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Thompson v. Walters

United States District Court, E.D. Arkansas, Western Division

October 18, 2016

PATRICK D. THOMPSON, Plaintiff,
v.
HORACE WALTERS, individually and in his official capacity as Chief of Police in and for the City of Alexander, AR; CITY OF ALEXANDER, ARKANSAS, Defendants.

          OPINION AND ORDER

          SUSAN WEBBER WRIGHT DISTRICT JUDGE

         Patrick D. Thompson brings this pro se action against the City of Alexander, Arkansas (the “City”), and Horace Walters, individually and in his official capacity as Chief of Police for the City, alleging race discrimination and retaliation in violation of 42 U.S.C. § 1983, Title VII of the Civil Rights Act of 1964, as amended, 42 U.S.C. § 2000e et seq., and the Arkansas Civil Rights Act of 1993 (ACRA), Ark. Code Ann. § 16-123-101 et seq. Thompson claims his employment with the Alexander Police Department (APD) was terminated because of his race-African-American-and in retaliation for him exercising his First Amendment right to free speech, i.e., his being a “witness” in a lawsuit and a memo he sent to the Mayor of the City complaining about Walters.

         The matter is before the Court on motion of defendants for summary judgment [doc.#17]. Thompson has not responded to defendants' motion and the time for doing so has passed. For the reasons that follow, the Court grants defendants' motion for summary judgment.

         I.

         A.

         Thompson has failed to file, pursuant to Rule 56.1 of the Local Rules of the United States District Court for the Eastern and Western Districts of Arkansas, a statement of the material facts as to which he contends a genuine issue exists to be tried. Thompson has thus admitted the facts as set forth by defendants in their Statement of Undisputed Facts [doc.#19] as to which they contend there is no genuine issue to be tried.[1] Accordingly, the facts as described in defendants' for summary judgment are the undisputed facts of this case. See Beavers v. Bretherick, 227 Fed.Appx. 518 (8th Cir. 2007) (per curiam) (citing Local Rule 56.1(c) in concluding that the facts as described in unopposed motion for summary judgment are the undisputed facts of the case).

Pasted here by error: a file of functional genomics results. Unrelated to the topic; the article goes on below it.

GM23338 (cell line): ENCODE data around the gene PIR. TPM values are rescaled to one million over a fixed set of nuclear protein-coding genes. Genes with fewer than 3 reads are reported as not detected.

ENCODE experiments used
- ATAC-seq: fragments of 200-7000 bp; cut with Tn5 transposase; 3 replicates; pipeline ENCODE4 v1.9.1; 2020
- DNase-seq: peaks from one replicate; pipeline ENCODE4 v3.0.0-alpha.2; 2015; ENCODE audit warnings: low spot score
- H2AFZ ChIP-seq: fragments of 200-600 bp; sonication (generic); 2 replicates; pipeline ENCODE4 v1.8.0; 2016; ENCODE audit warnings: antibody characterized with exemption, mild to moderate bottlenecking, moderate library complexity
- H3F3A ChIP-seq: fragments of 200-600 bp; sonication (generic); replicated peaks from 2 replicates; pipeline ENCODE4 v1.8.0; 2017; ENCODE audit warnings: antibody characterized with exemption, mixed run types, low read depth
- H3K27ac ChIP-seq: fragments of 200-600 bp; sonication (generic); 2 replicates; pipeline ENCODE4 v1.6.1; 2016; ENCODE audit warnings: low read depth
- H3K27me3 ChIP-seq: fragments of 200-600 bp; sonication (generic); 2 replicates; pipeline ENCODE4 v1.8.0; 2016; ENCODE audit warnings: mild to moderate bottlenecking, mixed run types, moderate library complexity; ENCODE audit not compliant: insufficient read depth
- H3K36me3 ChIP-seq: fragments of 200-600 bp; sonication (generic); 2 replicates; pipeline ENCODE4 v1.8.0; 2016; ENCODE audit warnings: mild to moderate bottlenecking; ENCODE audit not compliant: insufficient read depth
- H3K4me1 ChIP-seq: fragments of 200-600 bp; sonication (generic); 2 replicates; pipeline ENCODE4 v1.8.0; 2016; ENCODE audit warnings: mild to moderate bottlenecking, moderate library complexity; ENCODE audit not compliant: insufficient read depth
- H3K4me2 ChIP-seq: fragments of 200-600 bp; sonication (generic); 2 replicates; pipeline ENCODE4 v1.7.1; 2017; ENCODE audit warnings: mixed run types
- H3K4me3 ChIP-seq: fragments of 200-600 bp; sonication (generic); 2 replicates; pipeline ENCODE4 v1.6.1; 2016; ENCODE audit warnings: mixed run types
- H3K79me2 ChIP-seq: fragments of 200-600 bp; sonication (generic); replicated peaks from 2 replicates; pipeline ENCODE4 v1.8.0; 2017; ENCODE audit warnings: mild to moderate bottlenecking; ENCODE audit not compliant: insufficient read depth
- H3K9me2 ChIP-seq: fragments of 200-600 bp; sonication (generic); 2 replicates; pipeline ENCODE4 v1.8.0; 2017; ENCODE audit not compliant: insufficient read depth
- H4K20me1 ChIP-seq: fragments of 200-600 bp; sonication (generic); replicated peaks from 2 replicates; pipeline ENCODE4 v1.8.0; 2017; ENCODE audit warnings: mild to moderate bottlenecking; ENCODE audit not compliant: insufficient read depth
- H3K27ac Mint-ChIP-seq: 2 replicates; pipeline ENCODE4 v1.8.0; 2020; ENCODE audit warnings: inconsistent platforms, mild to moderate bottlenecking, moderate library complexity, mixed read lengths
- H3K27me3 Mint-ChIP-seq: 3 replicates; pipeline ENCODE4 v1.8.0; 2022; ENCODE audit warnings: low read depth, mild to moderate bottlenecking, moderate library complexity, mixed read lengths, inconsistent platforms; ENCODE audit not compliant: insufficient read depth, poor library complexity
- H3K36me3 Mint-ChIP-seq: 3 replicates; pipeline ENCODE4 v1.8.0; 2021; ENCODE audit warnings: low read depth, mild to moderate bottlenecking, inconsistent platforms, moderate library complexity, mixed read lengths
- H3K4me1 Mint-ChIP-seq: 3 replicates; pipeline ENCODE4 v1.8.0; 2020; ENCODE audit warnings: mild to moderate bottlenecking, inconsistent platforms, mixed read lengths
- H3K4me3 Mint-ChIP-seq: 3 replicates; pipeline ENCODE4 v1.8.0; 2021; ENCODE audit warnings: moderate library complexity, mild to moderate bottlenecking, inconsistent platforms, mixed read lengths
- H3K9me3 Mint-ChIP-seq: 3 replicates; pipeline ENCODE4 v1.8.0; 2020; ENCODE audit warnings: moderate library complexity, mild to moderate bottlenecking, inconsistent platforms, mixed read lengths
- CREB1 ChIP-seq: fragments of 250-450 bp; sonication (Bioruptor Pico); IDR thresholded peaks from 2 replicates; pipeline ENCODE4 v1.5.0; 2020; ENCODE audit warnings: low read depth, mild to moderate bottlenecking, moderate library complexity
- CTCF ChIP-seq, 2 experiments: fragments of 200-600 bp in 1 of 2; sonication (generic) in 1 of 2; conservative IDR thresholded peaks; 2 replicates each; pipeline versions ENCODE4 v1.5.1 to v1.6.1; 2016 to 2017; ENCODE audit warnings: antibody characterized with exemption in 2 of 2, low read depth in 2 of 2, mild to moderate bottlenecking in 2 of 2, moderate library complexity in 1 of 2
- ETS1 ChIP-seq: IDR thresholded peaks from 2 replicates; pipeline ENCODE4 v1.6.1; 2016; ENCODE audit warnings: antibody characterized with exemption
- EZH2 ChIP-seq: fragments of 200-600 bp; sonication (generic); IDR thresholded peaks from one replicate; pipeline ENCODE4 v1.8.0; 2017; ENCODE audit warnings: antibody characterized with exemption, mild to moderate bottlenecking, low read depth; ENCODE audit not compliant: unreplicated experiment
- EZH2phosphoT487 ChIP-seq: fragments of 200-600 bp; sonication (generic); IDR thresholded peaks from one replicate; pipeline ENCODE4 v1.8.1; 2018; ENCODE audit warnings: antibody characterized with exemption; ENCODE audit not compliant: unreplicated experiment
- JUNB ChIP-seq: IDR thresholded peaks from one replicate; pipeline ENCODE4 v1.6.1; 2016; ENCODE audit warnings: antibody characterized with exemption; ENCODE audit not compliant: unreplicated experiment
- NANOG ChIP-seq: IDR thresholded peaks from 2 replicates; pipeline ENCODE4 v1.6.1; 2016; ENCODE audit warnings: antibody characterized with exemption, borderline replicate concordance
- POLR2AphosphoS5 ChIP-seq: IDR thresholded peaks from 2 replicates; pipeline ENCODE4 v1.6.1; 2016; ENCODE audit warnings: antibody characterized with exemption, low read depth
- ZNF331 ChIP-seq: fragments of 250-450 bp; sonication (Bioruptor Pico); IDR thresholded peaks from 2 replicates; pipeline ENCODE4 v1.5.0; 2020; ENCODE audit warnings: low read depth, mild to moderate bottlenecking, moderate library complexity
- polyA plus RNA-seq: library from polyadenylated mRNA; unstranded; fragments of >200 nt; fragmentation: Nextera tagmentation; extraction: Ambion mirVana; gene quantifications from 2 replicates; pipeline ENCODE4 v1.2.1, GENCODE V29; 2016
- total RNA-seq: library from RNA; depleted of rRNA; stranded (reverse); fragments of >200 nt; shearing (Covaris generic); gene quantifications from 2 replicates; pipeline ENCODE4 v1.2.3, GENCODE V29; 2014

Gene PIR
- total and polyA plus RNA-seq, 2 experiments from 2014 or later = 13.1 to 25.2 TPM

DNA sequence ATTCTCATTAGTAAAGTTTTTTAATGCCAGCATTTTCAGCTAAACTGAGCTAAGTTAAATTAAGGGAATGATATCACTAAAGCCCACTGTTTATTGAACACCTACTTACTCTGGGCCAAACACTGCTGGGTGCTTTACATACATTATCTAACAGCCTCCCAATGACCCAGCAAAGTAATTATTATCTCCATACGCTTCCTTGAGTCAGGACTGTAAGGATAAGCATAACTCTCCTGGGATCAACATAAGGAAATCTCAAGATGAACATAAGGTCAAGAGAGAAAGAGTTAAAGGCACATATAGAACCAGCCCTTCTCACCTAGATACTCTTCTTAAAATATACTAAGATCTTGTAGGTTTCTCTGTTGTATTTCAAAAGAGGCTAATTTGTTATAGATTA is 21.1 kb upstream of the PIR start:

B.

         Thompson began his time with the APD as a reserve officer on May 11, 2011. Thompson was not paid while he was a reserve officer for the APD but, rather, was serving as a volunteer. On May 8, 2012, Thompson was hired as a Part-Time I officer with the APD. Walters, who is African-American, was Chief of Police for the City from June 2010 to November 20, 2013.

         During his employment with APD Thompson was disciplined twice by being placed on administrative leave. The second time he was placed on administrative leave occurred on August 8, 2012, and was for the following reasons: (1) Thompson's unauthorized traffic stop of a tractor-trailer where he did not have authority; (2) Thompson's change of work schedule without prior approval by Walters; (3) Thompson's actions involving an arrest that occurred at an address in Alexander (the “Lockard arrest”); and (4) Thompson's failure to file an incident report at the end of shift regarding the Lockard arrest. In his letter informing Thompson that he was being placed on administrative leave, Walters informed Thompson that a decision regarding his employment would be made after the completion of an investigation.